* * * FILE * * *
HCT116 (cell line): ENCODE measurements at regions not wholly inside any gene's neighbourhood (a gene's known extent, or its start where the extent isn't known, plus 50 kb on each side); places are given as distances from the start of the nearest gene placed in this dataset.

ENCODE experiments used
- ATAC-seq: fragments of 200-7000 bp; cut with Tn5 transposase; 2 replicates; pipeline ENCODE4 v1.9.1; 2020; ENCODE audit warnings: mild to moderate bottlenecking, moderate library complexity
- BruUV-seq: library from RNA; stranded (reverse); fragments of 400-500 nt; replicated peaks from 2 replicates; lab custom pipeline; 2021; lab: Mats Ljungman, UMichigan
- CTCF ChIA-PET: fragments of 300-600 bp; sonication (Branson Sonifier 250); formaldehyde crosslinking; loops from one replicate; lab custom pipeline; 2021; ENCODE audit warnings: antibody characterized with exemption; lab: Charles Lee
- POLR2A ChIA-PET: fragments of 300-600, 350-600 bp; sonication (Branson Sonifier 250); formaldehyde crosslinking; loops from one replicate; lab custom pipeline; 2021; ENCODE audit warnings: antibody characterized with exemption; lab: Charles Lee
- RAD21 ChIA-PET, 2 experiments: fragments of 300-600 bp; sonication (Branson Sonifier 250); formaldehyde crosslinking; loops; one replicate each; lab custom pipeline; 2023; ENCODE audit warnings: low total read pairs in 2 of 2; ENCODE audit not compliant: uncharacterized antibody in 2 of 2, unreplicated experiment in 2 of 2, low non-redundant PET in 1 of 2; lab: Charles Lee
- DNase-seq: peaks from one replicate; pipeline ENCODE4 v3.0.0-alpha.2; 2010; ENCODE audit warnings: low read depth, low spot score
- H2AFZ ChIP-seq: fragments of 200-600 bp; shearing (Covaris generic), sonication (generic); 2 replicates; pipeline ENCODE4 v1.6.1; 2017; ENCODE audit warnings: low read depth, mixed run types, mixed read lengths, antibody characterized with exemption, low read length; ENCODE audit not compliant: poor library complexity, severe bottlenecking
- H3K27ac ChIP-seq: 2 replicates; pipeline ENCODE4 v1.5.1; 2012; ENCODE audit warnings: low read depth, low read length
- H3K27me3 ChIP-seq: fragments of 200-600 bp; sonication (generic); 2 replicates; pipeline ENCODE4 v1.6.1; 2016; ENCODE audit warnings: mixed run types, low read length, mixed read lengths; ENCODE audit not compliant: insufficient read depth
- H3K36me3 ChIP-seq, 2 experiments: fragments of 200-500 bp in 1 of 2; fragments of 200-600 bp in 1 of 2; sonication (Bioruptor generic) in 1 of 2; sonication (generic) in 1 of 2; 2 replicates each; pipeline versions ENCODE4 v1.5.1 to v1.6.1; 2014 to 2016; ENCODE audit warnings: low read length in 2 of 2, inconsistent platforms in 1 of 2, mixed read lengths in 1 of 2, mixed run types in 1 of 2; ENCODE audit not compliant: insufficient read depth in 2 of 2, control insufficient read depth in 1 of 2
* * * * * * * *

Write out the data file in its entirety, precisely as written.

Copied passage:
HCT116 (cell line): ENCODE measurements at regions not wholly inside any gene's neighbourhood (a gene's known extent, or its start where the extent isn't known, plus 50 kb on each side); places are given as distances from the start of the nearest gene placed in this dataset.

ENCODE experiments used
- ATAC-seq: fragments of 200-7000 bp; cut with Tn5 transposase; 2 replicates; pipeline ENCODE4 v1.9.1; 2020; ENCODE audit warnings: mild to moderate bottlenecking, moderate library complexity
- BruUV-seq: library from RNA; stranded (reverse); fragments of 400-500 nt; replicated peaks from 2 replicates; lab custom pipeline; 2021; lab: Mats Ljungman, UMichigan
- CTCF ChIA-PET: fragments of 300-600 bp; sonication (Branson Sonifier 250); formaldehyde crosslinking; loops from one replicate; lab custom pipeline; 2021; ENCODE audit warnings: antibody characterized with exemption; lab: Charles Lee
- POLR2A ChIA-PET: fragments of 300-600, 350-600 bp; sonication (Branson Sonifier 250); formaldehyde crosslinking; loops from one replicate; lab custom pipeline; 2021; ENCODE audit warnings: antibody characterized with exemption; lab: Charles Lee
- RAD21 ChIA-PET, 2 experiments: fragments of 300-600 bp; sonication (Branson Sonifier 250); formaldehyde crosslinking; loops; one replicate each; lab custom pipeline; 2023; ENCODE audit warnings: low total read pairs in 2 of 2; ENCODE audit not compliant: uncharacterized antibody in 2 of 2, unreplicated experiment in 2 of 2, low non-redundant PET in 1 of 2; lab: Charles Lee
- DNase-seq: peaks from one replicate; pipeline ENCODE4 v3.0.0-alpha.2; 2010; ENCODE audit warnings: low read depth, low spot score
- H2AFZ ChIP-seq: fragments of 200-600 bp; shearing (Covaris generic), sonication (generic); 2 replicates; pipeline ENCODE4 v1.6.1; 2017; ENCODE audit warnings: low read depth, mixed run types, mixed read lengths, antibody characterized with exemption, low read length; ENCODE audit not compliant: poor library complexity, severe bottlenecking
- H3K27ac ChIP-seq: 2 replicates; pipeline ENCODE4 v1.5.1; 2012; ENCODE audit warnings: low read depth, low read length
- H3K27me3 ChIP-seq: fragments of 200-600 bp; sonication (generic); 2 replicates; pipeline ENCODE4 v1.6.1; 2016; ENCODE audit warnings: mixed run types, low read length, mixed read lengths; ENCODE audit not compliant: insufficient read depth
- H3K36me3 ChIP-seq, 2 experiments: fragments of 200-500 bp in 1 of 2; fragments of 200-600 bp in 1 of 2; sonication (Bioruptor generic) in 1 of 2; sonication (generic) in 1 of 2; 2 replicates each; pipeline versions ENCODE4 v1.5.1 to v1.6.1; 2014 to 2016; ENCODE audit warnings: low read length in 2 of 2, inconsistent platforms in 1 of 2, mixed read lengths in 1 of 2, mixed run types in 1 of 2; ENCODE audit not compliant: insufficient read depth in 2 of 2, control insufficient read depth in 1 of 2